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Lesson: 32. Potassium balance disorders.
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BY PAUL GEDEON

Potassium balance disorders.

Physiological function of K  • Mostly intracellular (98%)

  • Uses:
    • Protein and glycogen synthesis
    • Neurotransmission (determines membrane potential: ratio of intra:extracellular)
  • K balance regulated by:
    • K+ uptake by cells (transcellular distribution) via Na/K ATPase, stimulated by insulin and beta 2 agonists.
    • Urinary K excretion via :
      • Aldosterone stimulating Na/K ATPase @ basolateral + other channels on apical
      • Increased distal flow to CCT = more K excretion
    • Renal handling:
      • Extensively reabsorbed in proximal tubule and TAL o Excretion via aldosterone in CCT

Role in membrane potential

  • Ratio of EC/IC determines resting potential
  • Increased EC (hyperK) = raises resting potential since EC:IC ratio is increased I.e relatively lower IC K+ means moving away from K+ membrane potential of –90mV (depolarises)
  • Decreased EC (hypoK) = lower resting potential (Makes it more negative) since EC/IC ratio is decreased I.e relatively the IC K+ is higher, moving the RP towards more negative (hyperpolarises)
  • Both will end up in flaccid paralysis. HyperK first results in depolarisation and contraction but then membrane becomes unresponsive and you get flaccid paralysis.

Low potassium (3 situations) < 3.5mmol/L

Normal body stores

  • HypoK due to EC to IC shift
  • Causes:
    • Insulin admin
    • Catecholamines (coffee or therapy)
    • Cellular compensation in alkalosis (H+ moved out of cell and K+ moved in ) o Treating pernicious anemia (lots of new cells, rapidly taking up a lot of K+). Tumor cell formation hypoK via same mech.

K+ depletion without without hypoK (IC depletion)

  • Severe renal failure
  • DKA
  • Congestive heart failure

Depleted body stores with hypoK

  • HypoK due to an actual decrease in the total body K+ amount.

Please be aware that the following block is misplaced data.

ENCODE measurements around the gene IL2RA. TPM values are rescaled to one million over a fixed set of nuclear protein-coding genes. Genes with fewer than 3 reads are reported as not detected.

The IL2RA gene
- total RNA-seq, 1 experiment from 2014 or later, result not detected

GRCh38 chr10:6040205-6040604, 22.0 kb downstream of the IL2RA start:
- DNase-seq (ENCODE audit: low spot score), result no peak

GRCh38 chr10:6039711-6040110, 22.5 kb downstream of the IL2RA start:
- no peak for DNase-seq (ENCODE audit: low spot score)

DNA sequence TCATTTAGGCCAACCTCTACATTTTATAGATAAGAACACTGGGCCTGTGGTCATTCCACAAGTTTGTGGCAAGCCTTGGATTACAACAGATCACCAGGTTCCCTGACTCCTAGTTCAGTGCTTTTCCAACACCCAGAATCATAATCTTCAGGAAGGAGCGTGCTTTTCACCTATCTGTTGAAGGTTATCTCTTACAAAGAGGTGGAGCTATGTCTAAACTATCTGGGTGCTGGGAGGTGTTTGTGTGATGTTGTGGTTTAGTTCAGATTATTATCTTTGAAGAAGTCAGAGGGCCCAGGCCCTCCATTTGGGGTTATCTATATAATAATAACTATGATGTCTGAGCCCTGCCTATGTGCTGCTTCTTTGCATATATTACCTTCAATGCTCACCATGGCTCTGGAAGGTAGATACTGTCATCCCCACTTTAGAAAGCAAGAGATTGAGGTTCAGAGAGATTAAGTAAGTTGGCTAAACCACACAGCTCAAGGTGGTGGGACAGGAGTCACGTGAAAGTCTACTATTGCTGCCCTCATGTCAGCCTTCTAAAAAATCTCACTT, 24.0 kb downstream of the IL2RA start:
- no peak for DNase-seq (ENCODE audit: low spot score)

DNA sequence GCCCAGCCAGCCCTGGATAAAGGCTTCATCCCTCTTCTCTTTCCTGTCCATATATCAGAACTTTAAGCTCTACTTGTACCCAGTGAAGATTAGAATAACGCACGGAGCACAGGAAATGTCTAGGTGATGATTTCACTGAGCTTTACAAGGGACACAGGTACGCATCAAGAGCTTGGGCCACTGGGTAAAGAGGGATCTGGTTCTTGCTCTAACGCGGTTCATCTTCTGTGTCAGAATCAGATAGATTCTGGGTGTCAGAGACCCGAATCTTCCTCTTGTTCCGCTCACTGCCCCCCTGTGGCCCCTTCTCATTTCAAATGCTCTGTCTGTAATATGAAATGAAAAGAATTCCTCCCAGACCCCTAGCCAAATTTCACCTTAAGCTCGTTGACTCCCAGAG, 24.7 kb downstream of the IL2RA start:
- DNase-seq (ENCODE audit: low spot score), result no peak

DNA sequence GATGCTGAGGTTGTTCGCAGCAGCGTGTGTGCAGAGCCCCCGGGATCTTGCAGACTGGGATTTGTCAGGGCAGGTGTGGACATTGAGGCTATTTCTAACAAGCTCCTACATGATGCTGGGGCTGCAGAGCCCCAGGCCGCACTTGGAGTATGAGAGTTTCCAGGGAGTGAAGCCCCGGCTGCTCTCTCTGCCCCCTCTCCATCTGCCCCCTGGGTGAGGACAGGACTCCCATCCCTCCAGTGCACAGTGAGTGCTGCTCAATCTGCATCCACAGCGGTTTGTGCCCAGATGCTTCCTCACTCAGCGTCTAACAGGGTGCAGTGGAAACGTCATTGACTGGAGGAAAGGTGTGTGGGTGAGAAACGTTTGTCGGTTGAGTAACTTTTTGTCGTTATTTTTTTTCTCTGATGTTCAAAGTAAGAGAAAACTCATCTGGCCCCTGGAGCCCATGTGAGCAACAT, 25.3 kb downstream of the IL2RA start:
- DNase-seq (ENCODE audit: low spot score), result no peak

• Causes o Poor K+ intake in alcoholism and anorexia nervosa
    • Burns: Skin loss of K+ o GI K+ loss:
      • In HCl loss (e.g vomiting) = metabolic alkalosis –> maintenance by volume depletion (see acid-base lectures) –> renal K+ wasting
  • Diarrhea, enemas, uretero-sigmoidostomy (acid-base lecture) o Renal K+ loss (losing >40mmol/day)

Signs of hypok

  • Neuromuscular o Fatigue
    • Skeletal and respiratory muscle weakness o Constipation o Ileus
  • ECG o Long PR
    • Increased QRS amplitude and width o ST depression o Flat/inverted T  o Prominent U wave
    • Arrhythmias! (VT, VF, Torsades)

Hyperkalemia > 5.1 mmol/L

Hyperkalemia with normal total body K

  • In-vitro = pseudohypokalemia due to hemolysis, thrombocytosis and leukocytosis
  • IC to EC shift o Exercise
    • Lack of insulin (DM hyperglycemia) o Cell destruction
    • Acidosis: H+ shifted into cell and K+ shifted out of cell

Hyperkalemia with elevated total body K+

  • Increased K+ load o Dietary salt supps (KCl) o Iatrogenic
  • Decreased renal K+ excretion o Lowered GFR (renal failure) = decreased distal flow = decreased secretion
    • Reduced tubular secretion in hypoaldosteronism
      • RTA-4
      • Addison’s
      • ACE-inhibitors o Renal transplant, urinary tract obstruction

Signs of hyperK

    • Neuromuscular = paresthesia, muscle weakness, flaccid paralysis
    • ECG
      • Flat or absent P wave o Wide sine-wave-like QRS  o ST elevation or depression
      • Peaked, tall T waves (II, III, V2-V4) or T wave > R wave
    • Death if K+ > 8 mmol/L because of VF, asystole

 
 
 
 
 
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